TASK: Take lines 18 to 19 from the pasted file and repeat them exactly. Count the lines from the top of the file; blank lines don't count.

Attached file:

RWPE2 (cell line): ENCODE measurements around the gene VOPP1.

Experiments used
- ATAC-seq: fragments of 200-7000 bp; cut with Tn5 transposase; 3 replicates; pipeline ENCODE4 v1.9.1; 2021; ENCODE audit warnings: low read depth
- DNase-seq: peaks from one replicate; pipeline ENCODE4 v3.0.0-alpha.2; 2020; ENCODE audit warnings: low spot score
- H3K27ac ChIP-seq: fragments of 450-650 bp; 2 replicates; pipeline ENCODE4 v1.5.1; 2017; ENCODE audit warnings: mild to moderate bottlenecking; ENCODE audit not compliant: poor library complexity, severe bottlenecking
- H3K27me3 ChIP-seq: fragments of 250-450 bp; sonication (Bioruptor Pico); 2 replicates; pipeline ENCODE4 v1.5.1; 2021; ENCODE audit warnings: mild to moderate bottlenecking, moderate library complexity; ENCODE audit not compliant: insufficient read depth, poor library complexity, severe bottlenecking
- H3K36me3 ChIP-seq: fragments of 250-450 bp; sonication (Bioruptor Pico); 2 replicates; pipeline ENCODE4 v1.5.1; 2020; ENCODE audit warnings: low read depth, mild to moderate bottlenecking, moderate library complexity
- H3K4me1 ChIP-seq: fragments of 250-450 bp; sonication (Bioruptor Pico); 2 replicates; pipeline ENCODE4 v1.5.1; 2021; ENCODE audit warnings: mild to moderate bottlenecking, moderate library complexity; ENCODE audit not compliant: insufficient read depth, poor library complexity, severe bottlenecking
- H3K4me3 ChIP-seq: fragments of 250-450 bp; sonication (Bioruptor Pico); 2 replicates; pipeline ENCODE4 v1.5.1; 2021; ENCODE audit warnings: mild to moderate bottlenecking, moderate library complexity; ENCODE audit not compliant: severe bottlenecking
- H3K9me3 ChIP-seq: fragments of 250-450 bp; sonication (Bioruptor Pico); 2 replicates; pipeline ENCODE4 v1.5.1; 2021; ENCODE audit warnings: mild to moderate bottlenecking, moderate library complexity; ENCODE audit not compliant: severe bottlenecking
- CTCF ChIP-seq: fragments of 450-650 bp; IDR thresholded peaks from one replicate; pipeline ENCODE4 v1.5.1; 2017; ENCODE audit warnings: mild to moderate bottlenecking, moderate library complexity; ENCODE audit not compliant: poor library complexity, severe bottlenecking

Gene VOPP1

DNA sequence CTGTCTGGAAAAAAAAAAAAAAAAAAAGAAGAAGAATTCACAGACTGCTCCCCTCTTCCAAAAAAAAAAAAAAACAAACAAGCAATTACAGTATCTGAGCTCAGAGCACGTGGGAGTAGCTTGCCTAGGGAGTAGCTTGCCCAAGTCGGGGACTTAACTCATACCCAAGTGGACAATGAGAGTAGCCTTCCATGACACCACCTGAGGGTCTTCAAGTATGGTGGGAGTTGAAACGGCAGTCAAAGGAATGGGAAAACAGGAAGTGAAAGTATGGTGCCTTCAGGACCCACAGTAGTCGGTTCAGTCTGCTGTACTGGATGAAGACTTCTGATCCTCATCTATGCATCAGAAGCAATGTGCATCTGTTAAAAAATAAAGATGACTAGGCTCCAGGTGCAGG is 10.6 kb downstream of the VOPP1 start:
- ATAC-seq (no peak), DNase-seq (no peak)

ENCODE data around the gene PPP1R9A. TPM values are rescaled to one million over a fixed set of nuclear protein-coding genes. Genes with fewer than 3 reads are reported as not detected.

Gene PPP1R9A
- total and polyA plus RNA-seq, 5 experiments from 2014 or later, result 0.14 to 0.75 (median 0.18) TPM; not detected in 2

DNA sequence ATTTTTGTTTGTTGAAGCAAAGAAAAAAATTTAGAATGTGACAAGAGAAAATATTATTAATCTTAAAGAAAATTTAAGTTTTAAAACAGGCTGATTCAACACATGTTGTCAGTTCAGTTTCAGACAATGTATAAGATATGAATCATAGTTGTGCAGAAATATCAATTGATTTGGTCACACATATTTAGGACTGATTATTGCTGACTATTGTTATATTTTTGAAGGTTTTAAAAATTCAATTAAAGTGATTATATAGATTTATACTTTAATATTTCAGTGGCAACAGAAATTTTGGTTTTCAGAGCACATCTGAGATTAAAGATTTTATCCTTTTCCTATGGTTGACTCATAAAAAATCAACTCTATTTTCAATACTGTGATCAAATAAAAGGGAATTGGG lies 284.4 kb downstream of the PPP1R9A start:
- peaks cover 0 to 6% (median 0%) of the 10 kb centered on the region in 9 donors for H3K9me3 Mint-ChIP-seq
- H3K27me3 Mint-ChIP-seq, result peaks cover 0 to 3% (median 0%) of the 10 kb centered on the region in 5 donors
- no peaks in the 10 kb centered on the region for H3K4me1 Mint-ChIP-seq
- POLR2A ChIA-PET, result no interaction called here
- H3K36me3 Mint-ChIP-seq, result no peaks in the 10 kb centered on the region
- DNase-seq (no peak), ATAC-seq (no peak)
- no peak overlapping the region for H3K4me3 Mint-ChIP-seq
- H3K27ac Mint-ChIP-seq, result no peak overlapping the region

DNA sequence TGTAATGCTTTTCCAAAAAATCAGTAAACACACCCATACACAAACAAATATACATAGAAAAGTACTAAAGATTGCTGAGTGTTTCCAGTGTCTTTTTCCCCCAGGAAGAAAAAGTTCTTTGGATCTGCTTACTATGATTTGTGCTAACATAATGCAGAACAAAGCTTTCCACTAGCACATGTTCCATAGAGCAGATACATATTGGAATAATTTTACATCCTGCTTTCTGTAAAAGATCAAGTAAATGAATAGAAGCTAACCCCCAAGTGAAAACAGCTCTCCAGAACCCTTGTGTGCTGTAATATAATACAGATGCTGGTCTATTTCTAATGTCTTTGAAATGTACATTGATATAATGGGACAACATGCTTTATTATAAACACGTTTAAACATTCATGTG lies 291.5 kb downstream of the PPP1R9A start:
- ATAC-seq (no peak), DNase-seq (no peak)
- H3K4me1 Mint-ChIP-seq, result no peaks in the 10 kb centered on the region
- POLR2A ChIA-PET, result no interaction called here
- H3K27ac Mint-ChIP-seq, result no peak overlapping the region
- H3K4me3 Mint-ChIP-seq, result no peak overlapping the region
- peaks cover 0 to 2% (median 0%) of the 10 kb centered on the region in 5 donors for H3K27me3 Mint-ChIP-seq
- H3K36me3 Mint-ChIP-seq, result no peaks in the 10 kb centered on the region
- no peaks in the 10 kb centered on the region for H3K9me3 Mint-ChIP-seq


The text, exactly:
DNA sequence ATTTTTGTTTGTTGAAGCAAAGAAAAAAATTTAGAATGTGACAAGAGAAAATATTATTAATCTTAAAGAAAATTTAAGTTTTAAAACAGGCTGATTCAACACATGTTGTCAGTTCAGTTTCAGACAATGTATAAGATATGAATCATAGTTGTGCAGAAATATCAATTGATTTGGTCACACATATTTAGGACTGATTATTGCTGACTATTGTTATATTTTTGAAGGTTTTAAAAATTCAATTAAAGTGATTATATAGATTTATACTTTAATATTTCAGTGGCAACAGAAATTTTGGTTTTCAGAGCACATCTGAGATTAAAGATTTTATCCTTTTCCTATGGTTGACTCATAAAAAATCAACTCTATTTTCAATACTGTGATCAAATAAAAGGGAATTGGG lies 284.4 kb downstream of the PPP1R9A start:
- peaks cover 0 to 6% (median 0%) of the 10 kb centered on the region in 9 donors for H3K9me3 Mint-ChIP-seq